By Mayank Jain:
Remember Aseem Trivedi? The political cartoonist who was sent to judicial custody from 10th September, 2012 – 24th September, 2012. The charges were of sedition on the series of political cartoons that he did and people all over debated the rights and lefts of the issue before sweeping it under the carpet, yet again. Yes, he appeared on Big Boss too.
Arundhati Roy is another victim. She was sought to be charged with sedition in October, 2010 when she appeared on a stage and expressed her opinions towards disintegrating the disputed region of Kashmir from India and giving it independence.
There have been many other such cases, many more victims of the archaic sedition law that celebrates its 154th anniversary this year. The section 124A (1860) deals with sedition in the Indian Penal Code and has been hotly contested by people all over. It is the tumor that is slowly eating away the freedom of speech and right to expression of people and a destructive weapon into the state’s hand that the democracies of today no longer need.
The law had been put in place by the British government in India to keep revolutionaries like Mahatama Gandhi in check (read: jail) and make sure that there arises no voice of dissent against the established form of government. It is unfortunate that we haven’t been able to get rid of this ‘draconian’ law even today and the latest victims of the state’s blatant obsession with patriotism and nationhood are the 60 Kashmiri Students who dared to support Pakistan in the match against India and ended up getting suspended and booked under section 124A, 153 (causing unrest among groups) as well as 427 (mischief) under the Indian Penal Code.
The said students watched the match in the hall of Swami Vivekanand Subharti University (SVSU), cheered for Pakistan and celebrated every time an Indian wicket fell. They also went on to shout pro Pakistan slogans on the campus that irked many and the university took the decision to send them back so as to avoid tensions. While the university’s action to dismiss them and avoid clashes could be justified, but the police used the sedition law to book them, which portrays the dangerous power government has in its hands to suppress any form of alignment with any group. The charges on sedition have been dropped by the UP government just yesterday, though other charges still stand.Â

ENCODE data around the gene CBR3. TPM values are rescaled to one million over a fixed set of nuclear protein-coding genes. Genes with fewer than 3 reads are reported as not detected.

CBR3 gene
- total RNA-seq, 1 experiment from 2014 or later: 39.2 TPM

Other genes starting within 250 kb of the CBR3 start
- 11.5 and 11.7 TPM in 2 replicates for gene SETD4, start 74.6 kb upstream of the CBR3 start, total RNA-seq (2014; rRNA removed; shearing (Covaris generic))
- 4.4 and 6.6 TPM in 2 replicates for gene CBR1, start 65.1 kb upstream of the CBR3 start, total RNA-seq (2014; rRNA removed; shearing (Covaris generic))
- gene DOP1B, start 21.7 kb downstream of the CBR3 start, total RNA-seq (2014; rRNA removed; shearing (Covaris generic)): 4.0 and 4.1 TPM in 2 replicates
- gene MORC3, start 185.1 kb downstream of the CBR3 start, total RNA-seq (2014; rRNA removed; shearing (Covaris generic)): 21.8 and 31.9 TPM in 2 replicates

The sedition law exists from 1860 and even though it is a bit too late to modify or repeal it, but if it happens even now, much is not lost. However, continuing with this archaic law that undermines a person’s right to support his favorite team in a friendly match or make cartoons to express his frustration from the system is not only harmful but diabolical.
Vishal Manve, who works with DNA spoke to us on the issue and expressed similar concerns about the law, “Sedition law is draconian because of the grey area that lies between the actual law and its implementation. In India, it is randomly used against anyone and for anything which is a direct violation of section 19A. There should be either amendments, or total repeal of the law which is obsolete. The student may have done the act which can be called stupid by some but considering the way Kashmir issue is turning out, they should have restrained with their opinion. Punishing them in this manner has resulted in India losing its face.”
Democracy relies on the ability to speak and act as a person wishes, and without encroaching upon the others’ rights and necessities, but terming anything sedition just because it doesn’t support our country categorically is at best, naivety.
This is not the first case of sedition law being implied and enacted in a different way than it is supposed to be and it won’t be the last one. Do we want to be pulled up by the police for cheering for New Zealand players in an IPL match? Or worse, who should we support in English Premier League so as to not be charged with sedition? Only Blackburn Rovers?
Patriotism is about protecting your country, but it cannot bury rational support to others in the name of nationalism, can it?